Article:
As you enter the gates of Sandakan Memorial Park an eerie quietness hangs in the air. The park, stands adjacent to the site of the original prisoner of war camp, set up by the Japanese to house Australian and British POWs during the Pacific War. Unfortunately, it’s also the launching point for the infamous death marches carried out by the Japanese. It’s a site that would simply be lost to time if not for the efforts of the Australian Department of Veteran’s affairs in collaboration with the people of Sabah, Borneo.
The park itself serves as a great educator of the atrocities of the war and the tremens hardship the POWs endured under the horrific rule of the Japanese. It was 1942 when the Japanese began bringing prisoners to Sandakan, eventually imprisoning 2,700 Australian and British soldiers here, the majority of which were captured during the surrender at Singapore. The men were thrust into grueling labor at the camp including construction of a military airstrip, which was later bombed and destroyed. It was shortly after the Japanese decided to move the prisoners 260 kilometers to the west to the then extremely small settlement of Ranau. The prisoners set forth marching for days through the thick jungle, sick with malaria or poisoned by the horrifically small amount of food and water they received. They spent sleepless nights in the mud, covered in leeches and starving to death.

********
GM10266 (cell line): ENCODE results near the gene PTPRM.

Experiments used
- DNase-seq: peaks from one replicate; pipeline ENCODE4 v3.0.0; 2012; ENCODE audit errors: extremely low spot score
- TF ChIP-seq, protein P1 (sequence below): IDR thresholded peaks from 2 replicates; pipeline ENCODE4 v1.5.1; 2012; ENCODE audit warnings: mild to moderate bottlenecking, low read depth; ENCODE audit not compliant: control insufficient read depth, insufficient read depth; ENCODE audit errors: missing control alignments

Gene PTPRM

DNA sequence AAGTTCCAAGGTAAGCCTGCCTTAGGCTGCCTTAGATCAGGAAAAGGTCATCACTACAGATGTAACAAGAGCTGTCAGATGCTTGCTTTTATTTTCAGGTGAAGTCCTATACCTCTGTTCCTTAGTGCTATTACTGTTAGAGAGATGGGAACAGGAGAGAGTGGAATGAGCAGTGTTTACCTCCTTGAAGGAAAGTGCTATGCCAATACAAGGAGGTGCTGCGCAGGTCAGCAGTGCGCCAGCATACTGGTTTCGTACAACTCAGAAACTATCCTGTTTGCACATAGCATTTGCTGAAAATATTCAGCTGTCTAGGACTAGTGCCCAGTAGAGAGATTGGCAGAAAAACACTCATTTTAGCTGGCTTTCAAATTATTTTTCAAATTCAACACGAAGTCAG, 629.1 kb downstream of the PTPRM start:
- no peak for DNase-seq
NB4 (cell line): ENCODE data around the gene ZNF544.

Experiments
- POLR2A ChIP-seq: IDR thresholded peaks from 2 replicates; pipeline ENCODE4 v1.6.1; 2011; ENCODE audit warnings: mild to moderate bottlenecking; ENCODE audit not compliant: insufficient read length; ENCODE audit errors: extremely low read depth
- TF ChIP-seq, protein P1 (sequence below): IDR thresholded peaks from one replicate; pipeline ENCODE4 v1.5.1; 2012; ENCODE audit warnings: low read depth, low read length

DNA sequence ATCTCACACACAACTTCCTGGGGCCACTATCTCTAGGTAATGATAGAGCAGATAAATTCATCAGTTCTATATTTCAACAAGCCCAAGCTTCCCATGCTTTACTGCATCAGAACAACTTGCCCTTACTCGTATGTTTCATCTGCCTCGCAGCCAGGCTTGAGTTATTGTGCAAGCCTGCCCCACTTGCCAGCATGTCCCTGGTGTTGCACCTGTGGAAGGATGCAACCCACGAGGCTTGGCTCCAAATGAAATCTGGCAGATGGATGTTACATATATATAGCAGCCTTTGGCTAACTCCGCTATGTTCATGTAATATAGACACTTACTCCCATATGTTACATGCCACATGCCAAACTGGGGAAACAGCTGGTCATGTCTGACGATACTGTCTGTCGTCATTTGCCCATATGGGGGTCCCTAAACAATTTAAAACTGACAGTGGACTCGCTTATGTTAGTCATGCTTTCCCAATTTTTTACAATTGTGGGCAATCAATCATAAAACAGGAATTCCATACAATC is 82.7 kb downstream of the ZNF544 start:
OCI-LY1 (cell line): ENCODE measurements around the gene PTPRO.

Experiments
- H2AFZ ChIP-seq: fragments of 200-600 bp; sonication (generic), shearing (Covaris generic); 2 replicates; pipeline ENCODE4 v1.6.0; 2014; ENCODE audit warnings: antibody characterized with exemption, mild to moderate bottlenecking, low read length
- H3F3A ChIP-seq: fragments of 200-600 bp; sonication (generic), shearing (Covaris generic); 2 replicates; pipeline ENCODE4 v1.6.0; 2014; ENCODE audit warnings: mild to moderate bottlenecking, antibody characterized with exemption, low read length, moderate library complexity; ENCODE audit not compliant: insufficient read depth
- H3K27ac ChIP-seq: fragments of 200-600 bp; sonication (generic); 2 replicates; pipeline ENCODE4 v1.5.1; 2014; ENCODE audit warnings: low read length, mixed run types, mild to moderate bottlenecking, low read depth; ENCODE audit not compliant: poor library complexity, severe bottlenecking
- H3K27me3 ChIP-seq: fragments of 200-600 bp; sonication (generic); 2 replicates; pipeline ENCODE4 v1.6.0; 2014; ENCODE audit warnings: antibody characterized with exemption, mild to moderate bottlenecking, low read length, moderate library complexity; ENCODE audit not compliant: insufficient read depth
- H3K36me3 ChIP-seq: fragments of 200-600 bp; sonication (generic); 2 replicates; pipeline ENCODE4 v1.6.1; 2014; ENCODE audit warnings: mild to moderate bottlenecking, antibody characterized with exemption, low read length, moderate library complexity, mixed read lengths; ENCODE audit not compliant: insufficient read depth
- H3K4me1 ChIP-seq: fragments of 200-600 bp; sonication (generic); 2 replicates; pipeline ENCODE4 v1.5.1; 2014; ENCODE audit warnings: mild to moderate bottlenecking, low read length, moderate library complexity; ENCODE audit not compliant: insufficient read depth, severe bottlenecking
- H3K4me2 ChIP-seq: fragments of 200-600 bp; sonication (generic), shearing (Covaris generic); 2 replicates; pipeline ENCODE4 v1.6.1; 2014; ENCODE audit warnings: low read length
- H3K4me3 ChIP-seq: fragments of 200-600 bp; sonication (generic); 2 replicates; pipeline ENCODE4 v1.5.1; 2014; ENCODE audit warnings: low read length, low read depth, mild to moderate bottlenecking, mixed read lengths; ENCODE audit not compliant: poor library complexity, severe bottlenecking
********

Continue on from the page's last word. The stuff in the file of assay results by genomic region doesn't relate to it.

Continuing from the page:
During three such marches, 500 prisoners died. If they made it, others were tortured or left to starve and died at Ranau or died at Sandakan before even embarking on a death march. Of the prisoners who were alive when the death marches began in 1945, only six Australians survived.
The fascinating yet harrowing stories of the two men who escaped into the jungle and the four who escaped from Ranau are told through panels on the walls of the Commemorative Pavilion located within the park. Also inside the pavilion, the stories of locals who were forced into grueling labor or killed by the Japanese hang on the wall or are told through video journals. As an American, it’s a startling and sobering reminder of the war’s impact on each and every country involved.
The park itself is a wonderful, self-guided tour of what remains of the POW camp. Once you enter through the main gate you’ll meander through two beautiful ponds filled with water lilies toward the excavator. Here the skeleton of a trenching machine stands rusted and rotted by time. It was used by POWs during construction of the airfield, but was eventually damaged by an Australian prison in an act of sabotage to slow construction of the airstrip.
Across from the excavator stand an old boiler and alternator that at one time were used to help supply the camp with power. The power plant, which was build by the British before the Japanese invasion of Borneo, was used as part of the prisoner’s underground network. A local operator of the plant helped the POWs by increasing voltage at night giving the prisoners enough power to operate a clandestine radio.
Other stops inside the park include the reains of water tanks, the japanese quartermasters store and kitchen, the camp gate and the new Commemorative Pavilion and Memorial.
A walk through the park is an eye-opening and humbling reminder of the struggles of the past, and in my opinion a must for those seeking to learn about Borneo’s past.